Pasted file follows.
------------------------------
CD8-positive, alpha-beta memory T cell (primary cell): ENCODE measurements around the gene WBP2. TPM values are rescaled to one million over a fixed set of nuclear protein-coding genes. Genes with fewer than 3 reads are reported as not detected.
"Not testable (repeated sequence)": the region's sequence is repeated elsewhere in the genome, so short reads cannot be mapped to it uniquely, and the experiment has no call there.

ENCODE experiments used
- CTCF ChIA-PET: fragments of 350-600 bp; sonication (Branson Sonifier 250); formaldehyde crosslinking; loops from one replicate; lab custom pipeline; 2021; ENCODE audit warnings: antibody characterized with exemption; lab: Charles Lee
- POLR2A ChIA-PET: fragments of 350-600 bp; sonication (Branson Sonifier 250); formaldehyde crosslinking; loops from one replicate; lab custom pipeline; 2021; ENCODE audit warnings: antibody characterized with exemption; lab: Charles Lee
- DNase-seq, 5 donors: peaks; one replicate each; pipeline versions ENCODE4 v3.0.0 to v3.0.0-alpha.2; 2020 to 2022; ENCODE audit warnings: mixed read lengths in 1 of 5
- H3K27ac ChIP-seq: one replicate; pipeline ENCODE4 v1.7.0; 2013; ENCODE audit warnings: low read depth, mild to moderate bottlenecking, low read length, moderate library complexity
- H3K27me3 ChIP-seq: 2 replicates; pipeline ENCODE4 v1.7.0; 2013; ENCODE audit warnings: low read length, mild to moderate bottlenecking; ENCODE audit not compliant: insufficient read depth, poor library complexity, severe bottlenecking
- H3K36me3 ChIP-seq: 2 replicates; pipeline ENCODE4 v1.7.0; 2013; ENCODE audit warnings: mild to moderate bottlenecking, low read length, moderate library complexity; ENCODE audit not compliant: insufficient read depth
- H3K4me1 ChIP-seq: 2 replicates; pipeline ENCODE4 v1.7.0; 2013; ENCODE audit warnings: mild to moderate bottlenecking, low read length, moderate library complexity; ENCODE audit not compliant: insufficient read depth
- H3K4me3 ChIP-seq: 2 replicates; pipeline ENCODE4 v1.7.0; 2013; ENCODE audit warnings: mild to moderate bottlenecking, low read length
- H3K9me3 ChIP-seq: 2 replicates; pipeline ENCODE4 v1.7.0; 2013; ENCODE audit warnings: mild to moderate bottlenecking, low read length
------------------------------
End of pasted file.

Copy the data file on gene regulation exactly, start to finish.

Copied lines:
CD8-positive, alpha-beta memory T cell (primary cell): ENCODE measurements around the gene WBP2. TPM values are rescaled to one million over a fixed set of nuclear protein-coding genes. Genes with fewer than 3 reads are reported as not detected.
"Not testable (repeated sequence)": the region's sequence is repeated elsewhere in the genome, so short reads cannot be mapped to it uniquely, and the experiment has no call there.

ENCODE experiments used
- CTCF ChIA-PET: fragments of 350-600 bp; sonication (Branson Sonifier 250); formaldehyde crosslinking; loops from one replicate; lab custom pipeline; 2021; ENCODE audit warnings: antibody characterized with exemption; lab: Charles Lee
- POLR2A ChIA-PET: fragments of 350-600 bp; sonication (Branson Sonifier 250); formaldehyde crosslinking; loops from one replicate; lab custom pipeline; 2021; ENCODE audit warnings: antibody characterized with exemption; lab: Charles Lee
- DNase-seq, 5 donors: peaks; one replicate each; pipeline versions ENCODE4 v3.0.0 to v3.0.0-alpha.2; 2020 to 2022; ENCODE audit warnings: mixed read lengths in 1 of 5
- H3K27ac ChIP-seq: one replicate; pipeline ENCODE4 v1.7.0; 2013; ENCODE audit warnings: low read depth, mild to moderate bottlenecking, low read length, moderate library complexity
- H3K27me3 ChIP-seq: 2 replicates; pipeline ENCODE4 v1.7.0; 2013; ENCODE audit warnings: low read length, mild to moderate bottlenecking; ENCODE audit not compliant: insufficient read depth, poor library complexity, severe bottlenecking
- H3K36me3 ChIP-seq: 2 replicates; pipeline ENCODE4 v1.7.0; 2013; ENCODE audit warnings: mild to moderate bottlenecking, low read length, moderate library complexity; ENCODE audit not compliant: insufficient read depth
- H3K4me1 ChIP-seq: 2 replicates; pipeline ENCODE4 v1.7.0; 2013; ENCODE audit warnings: mild to moderate bottlenecking, low read length, moderate library complexity; ENCODE audit not compliant: insufficient read depth
- H3K4me3 ChIP-seq: 2 replicates; pipeline ENCODE4 v1.7.0; 2013; ENCODE audit warnings: mild to moderate bottlenecking, low read length
- H3K9me3 ChIP-seq: 2 replicates; pipeline ENCODE4 v1.7.0; 2013; ENCODE audit warnings: mild to moderate bottlenecking, low read length